Aguilar F, Cisternas A, Montserrat JM, Àvila M, Torres-López M, Iranzo A, Berenguer J, Vilaseca I. Arch Bronconeumol. 2016 Jun 23.
OBJECTIVE: To evaluate the effect of continuous positive airway pressure (CPAP) on the nostrils of patients with sleep apnea-hypopnea syndrome and its impact on quality of life, and to identify predictive factors for compliance.
METHODS: Longitudinal prospective study. Thirty-six consecutive patients evaluated before and 2 months after CPAP using the following variables: clinical (eye, nose and throat [ENT] symptoms, Epworth test, anxiety/depression scales, general and rhinoconjunctivitis-specific quality of life); anatomical (ENT examination, computed tomography); functional (auditive and Eustachian tube function, nasal flow, mucociliary transport); biological (nasal cytology); and polisomnographics. The sample was divided into compliers (≥4h/d) and non-compliers (<4h/d).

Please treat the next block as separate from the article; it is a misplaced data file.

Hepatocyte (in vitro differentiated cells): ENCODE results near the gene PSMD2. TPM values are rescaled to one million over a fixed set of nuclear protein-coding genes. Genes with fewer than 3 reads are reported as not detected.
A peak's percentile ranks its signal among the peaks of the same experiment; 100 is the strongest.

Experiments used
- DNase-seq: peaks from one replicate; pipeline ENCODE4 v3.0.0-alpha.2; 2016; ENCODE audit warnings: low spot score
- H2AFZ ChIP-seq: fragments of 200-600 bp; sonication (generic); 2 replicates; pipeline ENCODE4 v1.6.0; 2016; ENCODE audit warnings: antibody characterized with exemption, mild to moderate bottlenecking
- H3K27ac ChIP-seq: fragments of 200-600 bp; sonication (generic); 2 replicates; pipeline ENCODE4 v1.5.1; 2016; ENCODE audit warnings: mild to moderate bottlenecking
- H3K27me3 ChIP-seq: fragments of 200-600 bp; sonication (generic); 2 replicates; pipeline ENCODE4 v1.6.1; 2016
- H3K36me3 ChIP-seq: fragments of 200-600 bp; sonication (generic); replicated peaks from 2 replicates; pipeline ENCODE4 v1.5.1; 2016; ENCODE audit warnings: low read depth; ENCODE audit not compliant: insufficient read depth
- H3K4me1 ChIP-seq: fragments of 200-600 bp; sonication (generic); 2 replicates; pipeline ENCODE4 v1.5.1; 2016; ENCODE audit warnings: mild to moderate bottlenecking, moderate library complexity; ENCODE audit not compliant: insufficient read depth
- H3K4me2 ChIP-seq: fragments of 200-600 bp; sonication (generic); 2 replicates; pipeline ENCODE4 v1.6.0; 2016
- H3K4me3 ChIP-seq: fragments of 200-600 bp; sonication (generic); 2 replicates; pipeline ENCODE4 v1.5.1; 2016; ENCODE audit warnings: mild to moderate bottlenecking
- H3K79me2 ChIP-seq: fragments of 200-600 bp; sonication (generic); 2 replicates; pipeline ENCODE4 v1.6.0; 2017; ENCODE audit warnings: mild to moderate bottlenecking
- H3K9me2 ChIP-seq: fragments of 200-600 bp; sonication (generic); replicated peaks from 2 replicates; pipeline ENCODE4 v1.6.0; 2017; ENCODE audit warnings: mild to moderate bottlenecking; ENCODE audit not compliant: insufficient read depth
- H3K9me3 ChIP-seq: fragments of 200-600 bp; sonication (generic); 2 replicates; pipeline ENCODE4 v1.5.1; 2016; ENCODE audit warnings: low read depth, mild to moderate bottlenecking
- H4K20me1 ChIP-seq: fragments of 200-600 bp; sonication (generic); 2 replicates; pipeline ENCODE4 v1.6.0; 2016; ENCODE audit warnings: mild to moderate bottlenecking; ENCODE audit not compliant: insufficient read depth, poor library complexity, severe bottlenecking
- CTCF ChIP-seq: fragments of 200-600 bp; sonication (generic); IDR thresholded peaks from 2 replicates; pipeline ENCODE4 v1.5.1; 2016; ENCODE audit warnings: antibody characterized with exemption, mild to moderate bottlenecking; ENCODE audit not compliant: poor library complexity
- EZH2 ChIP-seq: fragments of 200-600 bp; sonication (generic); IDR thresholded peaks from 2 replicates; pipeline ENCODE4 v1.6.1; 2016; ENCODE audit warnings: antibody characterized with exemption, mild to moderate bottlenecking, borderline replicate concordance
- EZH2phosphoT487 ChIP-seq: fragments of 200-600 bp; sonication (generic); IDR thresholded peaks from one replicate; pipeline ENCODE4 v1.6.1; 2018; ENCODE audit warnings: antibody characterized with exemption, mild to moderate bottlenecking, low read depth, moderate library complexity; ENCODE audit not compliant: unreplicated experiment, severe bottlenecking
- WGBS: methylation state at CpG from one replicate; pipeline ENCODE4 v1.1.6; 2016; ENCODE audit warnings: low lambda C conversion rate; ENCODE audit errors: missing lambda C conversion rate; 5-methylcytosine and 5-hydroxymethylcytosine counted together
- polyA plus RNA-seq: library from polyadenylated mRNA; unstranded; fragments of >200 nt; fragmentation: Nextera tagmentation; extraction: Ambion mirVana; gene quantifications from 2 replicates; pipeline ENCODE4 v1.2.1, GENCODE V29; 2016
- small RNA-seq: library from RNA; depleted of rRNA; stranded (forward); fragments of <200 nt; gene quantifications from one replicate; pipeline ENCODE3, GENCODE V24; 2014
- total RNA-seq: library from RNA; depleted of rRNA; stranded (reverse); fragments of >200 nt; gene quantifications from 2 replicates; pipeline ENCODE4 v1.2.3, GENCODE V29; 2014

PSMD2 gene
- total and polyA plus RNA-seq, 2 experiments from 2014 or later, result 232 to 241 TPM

RESULTS: A significant improvement was observed in daytime sleepiness (p=0.000), anxiety (P=.006), and depression (P=.023). Nasal dryness (P=.000), increased neutrophils in nasal cytology (P=.000), and deteriorating ciliary function were evidenced, particularly in compliers. No significant differences were observed in the other variables. Baseline sleepiness was the only factor predictive of compliance.
CONCLUSIONS: CPAP in patients without previous nasal pathology leads to an improvement in a series of clinical parameters and causes rhinitis and airway dryness. Some ENT variables worsened in compliers. Sleepiness was the only prognostic factor for poor tolerance.
Ventana Cientifica. Junio 2016. Artículo 168
Effect of Nasal Continuous Positive Pressure on the Nostrils of Patients with Sleep Apnea Syndrome and no Previous Nasal Pathology. Predictive Factors for Compliance.